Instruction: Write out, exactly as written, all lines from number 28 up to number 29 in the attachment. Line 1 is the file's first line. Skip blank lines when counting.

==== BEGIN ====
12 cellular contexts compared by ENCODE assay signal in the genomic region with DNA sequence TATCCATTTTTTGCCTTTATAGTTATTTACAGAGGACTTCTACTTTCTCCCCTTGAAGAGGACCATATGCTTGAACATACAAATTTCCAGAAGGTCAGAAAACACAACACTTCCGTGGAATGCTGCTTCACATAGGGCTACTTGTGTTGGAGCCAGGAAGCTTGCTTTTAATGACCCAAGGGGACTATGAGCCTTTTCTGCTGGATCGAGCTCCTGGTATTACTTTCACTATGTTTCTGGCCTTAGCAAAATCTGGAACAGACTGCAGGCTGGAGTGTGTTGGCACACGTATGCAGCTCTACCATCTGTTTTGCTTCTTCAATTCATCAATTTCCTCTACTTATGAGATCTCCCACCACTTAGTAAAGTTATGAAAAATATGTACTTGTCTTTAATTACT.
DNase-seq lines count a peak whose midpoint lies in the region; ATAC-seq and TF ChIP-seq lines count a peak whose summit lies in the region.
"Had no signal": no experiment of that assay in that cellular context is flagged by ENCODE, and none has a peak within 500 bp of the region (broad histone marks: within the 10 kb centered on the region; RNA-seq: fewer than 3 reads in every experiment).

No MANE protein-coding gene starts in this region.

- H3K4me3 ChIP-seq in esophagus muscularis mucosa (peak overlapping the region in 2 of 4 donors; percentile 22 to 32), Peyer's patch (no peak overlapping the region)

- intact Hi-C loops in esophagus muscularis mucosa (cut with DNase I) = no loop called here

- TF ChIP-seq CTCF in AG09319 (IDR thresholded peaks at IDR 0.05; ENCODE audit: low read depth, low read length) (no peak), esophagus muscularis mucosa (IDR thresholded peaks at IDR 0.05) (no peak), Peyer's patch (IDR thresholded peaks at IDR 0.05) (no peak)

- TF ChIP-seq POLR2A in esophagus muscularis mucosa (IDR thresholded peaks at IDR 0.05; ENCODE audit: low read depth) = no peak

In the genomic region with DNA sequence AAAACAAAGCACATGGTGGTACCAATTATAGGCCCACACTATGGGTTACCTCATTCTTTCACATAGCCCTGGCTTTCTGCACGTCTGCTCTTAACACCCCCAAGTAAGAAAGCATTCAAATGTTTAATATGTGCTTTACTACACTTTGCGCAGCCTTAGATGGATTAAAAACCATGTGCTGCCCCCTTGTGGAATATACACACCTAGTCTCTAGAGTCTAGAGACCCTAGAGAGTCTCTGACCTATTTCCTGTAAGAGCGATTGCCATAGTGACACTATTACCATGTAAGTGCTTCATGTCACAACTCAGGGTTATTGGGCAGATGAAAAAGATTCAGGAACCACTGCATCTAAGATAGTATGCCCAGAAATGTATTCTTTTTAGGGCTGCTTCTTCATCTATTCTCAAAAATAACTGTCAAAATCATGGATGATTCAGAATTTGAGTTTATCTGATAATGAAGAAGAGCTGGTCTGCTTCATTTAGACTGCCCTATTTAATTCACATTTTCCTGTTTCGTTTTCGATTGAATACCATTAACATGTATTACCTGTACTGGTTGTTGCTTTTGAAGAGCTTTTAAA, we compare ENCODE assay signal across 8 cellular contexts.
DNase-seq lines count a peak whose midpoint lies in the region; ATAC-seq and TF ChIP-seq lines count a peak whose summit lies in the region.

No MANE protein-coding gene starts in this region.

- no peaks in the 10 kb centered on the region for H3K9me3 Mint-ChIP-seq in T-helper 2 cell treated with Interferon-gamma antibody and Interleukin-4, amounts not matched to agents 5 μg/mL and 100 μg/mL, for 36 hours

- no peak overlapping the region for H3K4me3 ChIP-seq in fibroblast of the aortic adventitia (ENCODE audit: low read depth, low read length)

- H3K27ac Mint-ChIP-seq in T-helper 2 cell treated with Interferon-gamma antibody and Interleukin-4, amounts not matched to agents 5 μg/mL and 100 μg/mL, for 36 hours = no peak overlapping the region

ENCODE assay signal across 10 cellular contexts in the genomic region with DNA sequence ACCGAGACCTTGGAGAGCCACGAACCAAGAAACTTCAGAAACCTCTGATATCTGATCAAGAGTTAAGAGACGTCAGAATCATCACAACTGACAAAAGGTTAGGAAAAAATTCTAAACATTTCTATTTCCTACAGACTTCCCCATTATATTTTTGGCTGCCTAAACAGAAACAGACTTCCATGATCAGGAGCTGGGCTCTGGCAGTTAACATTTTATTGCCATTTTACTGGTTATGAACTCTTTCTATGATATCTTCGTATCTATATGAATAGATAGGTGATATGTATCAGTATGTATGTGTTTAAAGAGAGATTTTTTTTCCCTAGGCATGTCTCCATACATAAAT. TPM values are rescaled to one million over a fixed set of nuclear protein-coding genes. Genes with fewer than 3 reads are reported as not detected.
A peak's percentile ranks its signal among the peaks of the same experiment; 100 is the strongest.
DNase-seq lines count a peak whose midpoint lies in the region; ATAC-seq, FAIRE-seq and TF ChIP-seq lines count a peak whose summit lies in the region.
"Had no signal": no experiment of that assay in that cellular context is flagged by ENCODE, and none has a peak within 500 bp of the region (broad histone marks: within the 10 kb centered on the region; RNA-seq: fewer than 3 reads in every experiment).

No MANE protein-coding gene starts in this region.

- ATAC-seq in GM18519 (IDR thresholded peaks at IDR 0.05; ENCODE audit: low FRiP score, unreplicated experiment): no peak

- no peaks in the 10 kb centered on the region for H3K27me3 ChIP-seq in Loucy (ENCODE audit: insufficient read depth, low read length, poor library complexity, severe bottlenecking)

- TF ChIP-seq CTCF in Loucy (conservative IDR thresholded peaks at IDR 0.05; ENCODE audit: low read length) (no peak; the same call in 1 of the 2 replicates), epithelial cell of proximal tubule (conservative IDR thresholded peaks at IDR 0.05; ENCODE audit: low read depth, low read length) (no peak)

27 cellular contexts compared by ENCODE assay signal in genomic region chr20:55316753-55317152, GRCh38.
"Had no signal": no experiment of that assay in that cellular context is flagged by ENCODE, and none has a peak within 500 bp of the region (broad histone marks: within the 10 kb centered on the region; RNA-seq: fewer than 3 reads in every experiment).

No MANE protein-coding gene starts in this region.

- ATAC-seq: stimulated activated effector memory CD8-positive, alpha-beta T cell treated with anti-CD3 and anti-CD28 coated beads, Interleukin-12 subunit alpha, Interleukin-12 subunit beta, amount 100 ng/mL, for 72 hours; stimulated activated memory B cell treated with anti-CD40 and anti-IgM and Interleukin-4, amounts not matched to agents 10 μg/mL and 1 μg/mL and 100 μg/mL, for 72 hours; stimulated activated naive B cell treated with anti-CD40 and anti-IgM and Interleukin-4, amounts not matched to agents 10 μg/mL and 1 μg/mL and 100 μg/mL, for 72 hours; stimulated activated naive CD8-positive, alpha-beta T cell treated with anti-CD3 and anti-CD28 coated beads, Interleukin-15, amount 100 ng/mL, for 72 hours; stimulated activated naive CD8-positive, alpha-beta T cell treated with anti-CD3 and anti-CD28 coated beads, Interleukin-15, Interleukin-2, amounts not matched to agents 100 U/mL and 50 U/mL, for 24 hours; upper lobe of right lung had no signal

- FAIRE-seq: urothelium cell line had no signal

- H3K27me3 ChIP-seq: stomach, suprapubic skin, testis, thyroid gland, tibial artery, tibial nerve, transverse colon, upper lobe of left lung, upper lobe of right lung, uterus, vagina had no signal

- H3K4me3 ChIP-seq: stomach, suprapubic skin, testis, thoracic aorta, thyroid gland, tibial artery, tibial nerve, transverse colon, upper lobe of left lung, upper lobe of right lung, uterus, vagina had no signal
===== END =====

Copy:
- H3K27me3 ChIP-seq: stomach, suprapubic skin, testis, thyroid gland, tibial artery, tibial nerve, transverse colon, upper lobe of left lung, upper lobe of right lung, uterus, vagina had no signal

- H3K4me3 ChIP-seq: stomach, suprapubic skin, testis, thoracic aorta, thyroid gland, tibial artery, tibial nerve, transverse colon, upper lobe of left lung, upper lobe of right lung, uterus, vagina had no signal